Wednesday, March 28, 2012

Our apartment on Comm Ave.


The apartment I lived in the longest in Boston was in an old piano factory that was later converted to artists-only-residences. The artist thing had obviously died out a bit by the time we moved there, but it was still full of creative, adult people. The rooms were full of beautiful shiny floors, exposed brick, and high ceilings; my best friend and I shared the loft that hung over the living room. It was in a diverse section of downtown Boston; a short walk from the Orange Line. It was the coolest place I'll probably ever live, even though we filled the classy space with typical college student junk; a futon and cheesy pictures, cheap furniture stolen from the street or trucked on the T from the Bed Bath & Beyond at Fenway. Epic times were had there, and I still miss it.

Equally epic times were had at Kathy's old apartment on good old Cummings Road, a typical college student apartment on the border of Brookline and Brighton, where so many hours were spent with so many of my favorite people.


But often, the place I find myself thinking about the most is the last apartment we lived in, the first place Kathy and I lived together, officially, on Comm Ave in Brighton, where we lived for just barely a year.

This apartment lacked both the uniqueness of the Piano Factory and the nostalgia of 17 Cummings, but something about it was special, to us.

There were so many amazing things about the location of this apartment that sometimes Kathy and I list them off and the magnitude of awesomeness is so great we can't believe we even lived there. First, the front doors of the apartment building were lit-ra-lly across the street from a T stop. I mean a T stop on the B line, the absolute worst of all T lines, BUT STILL. There was a little hill the T trolley would descend before reaching our stop, and if we craned our neck out the windows of our apartment and saw a trolley waiting on the hill, we could often run down the stairs and cross the street and hop on it as it rolled in.

We were so close to the stop and the trains were normally so loud that we could hear train announcements throughout the day up until one or two AM or whenever the last train creaked through. "Washington Street, doors on the right. Next stop..." This seemed like it would be annoying at first but I grew to sort of enjoy it. Hearing the T all darn day encompassed what is so great about city living--it is impossible to ignore the world around you, because it's constantly shoving itself in your face, whether you like it or not.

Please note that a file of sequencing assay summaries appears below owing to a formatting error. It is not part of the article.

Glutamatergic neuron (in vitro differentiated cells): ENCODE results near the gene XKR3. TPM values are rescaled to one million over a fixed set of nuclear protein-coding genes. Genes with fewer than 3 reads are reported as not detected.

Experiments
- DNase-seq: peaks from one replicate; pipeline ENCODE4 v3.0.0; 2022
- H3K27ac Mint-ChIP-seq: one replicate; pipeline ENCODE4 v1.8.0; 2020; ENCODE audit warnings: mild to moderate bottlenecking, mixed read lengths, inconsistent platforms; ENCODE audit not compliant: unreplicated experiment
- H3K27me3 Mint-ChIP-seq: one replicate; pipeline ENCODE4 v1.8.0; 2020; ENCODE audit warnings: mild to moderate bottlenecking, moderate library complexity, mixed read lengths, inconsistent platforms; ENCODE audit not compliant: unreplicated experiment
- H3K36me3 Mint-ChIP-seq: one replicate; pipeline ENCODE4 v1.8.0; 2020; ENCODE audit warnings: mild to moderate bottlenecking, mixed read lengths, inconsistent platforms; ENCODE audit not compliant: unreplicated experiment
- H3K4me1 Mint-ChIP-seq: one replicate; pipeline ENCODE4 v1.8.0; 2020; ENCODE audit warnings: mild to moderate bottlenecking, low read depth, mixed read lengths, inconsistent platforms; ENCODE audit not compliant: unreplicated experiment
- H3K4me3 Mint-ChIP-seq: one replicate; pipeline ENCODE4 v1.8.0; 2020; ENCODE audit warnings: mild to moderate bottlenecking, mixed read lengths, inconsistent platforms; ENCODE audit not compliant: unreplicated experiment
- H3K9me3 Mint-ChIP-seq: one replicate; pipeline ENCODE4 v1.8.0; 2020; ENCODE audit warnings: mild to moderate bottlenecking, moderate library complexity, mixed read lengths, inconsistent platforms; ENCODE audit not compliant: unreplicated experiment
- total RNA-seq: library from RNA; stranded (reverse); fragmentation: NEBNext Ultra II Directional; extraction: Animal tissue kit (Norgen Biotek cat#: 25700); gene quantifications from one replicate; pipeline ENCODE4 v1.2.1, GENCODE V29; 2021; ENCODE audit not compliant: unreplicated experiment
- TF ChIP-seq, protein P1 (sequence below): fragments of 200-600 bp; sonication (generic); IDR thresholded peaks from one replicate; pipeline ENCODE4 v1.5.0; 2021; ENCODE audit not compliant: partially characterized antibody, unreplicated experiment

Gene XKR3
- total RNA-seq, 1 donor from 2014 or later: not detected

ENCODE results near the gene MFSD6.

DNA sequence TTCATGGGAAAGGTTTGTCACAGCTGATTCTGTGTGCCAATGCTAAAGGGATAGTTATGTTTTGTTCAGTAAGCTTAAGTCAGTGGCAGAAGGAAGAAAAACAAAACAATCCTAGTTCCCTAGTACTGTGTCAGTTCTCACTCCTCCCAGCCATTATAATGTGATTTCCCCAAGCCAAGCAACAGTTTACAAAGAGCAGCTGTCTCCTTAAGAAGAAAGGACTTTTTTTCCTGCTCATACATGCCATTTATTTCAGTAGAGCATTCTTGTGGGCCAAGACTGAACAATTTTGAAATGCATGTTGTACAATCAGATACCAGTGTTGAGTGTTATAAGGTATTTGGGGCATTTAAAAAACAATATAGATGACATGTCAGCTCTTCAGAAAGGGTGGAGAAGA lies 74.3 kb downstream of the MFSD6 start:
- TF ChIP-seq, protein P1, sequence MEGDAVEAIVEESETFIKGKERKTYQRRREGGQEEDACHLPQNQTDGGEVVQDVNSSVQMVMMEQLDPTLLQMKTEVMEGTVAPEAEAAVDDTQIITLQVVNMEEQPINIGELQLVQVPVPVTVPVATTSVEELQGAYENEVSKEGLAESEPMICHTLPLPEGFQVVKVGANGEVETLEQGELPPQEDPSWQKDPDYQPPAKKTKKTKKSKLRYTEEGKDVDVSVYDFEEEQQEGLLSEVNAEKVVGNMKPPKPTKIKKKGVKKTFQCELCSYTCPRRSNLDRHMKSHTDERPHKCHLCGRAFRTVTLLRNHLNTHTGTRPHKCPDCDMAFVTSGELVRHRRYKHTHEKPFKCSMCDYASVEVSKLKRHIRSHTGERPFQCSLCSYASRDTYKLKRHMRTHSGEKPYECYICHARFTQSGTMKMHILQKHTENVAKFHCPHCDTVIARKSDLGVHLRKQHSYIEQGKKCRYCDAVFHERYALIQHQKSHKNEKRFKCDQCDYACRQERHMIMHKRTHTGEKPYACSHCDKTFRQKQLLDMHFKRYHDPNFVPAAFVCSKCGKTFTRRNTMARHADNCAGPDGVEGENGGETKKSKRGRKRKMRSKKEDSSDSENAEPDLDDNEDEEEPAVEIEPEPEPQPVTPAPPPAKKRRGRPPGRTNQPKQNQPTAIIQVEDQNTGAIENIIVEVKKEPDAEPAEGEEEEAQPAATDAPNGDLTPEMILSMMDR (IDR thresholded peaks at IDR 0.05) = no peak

Aside from the T, the apartment building was also directly across the street from the Brighton Cafe, a cheap diner full of generally poor service and solid diner food, including a counter with good iced coffee and good donuts. We definitely went there quite a few times, but when we think back on it now, our thoughts go like this: "OMG, remember when we lived ACROSS THE STREET FROM A DINER? It's like a scenario from an urban sitcom! How come we didn't go there every day? We could have been regulars and known everyone's names! Or we at LEAST should have partaken of the iced coffee and donuts more! Come on!"

What we DID partake too much of was the 7-11 that was also literally steps from our door. This was convenient for whenever we needed milk or eggs or some such thing and could run out in our pajamas to get it, but it was also dangerous in that any time I thought to myself, "Hey, I could go for eating an entire pint of Ben & Jerry's RIGHT NOW," I COULD.

There was also a Whole Foods right behind our apartment. Yeah. We didn't go there.

There was ALSO just a few doors down from the 7-11 the glory of PIZZANINI, OUR FAVORITE PIZZA DELIVERY PLACE. Except we didn't even have to order delivery anymore, because we could WALK TEN STEPS AND GET IT. (Although let's be honest, we often groaned about having to walk those ten steps.) I believe the glory of Pizzanini has been discussed here before; it's too big for me to get into here; there's just not enough time.

Also steps from our door: a Thai restaurant we for whatever reason hardly ever went to, and Tasca, a romantical tapas restaurant which was lovely and which we did partake in frequently. The choices of all the different, random little portions of food you could get always felt so neat and joyous, like a fun game of food. And the pitcher of sangria we normally got felt more like a fun drink made by your mom during the summertime than alcohol. I mean, how could you say no to this:


You were entered in a raffle type thing each time you ate there, and somehow, while we rarely won this raffle when we lived ten steps from the door of the restaurant, after we had moved to Oregon, both Kathy and I received emails telling us we had free tapas waiting for us at Tasca, for months. It was such a tease to our freshly Western, missing-Boston hearts.